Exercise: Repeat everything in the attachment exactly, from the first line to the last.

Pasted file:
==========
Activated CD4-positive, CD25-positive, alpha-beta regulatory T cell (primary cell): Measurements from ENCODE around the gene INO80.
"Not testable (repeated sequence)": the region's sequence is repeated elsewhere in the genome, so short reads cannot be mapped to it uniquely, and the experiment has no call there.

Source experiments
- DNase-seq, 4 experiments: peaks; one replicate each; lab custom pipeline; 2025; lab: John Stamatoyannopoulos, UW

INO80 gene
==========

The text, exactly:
Activated CD4-positive, CD25-positive, alpha-beta regulatory T cell (primary cell): Measurements from ENCODE around the gene INO80.
"Not testable (repeated sequence)": the region's sequence is repeated elsewhere in the genome, so short reads cannot be mapped to it uniquely, and the experiment has no call there.

Source experiments
- DNase-seq, 4 experiments: peaks; one replicate each; lab custom pipeline; 2025; lab: John Stamatoyannopoulos, UW

INO80 gene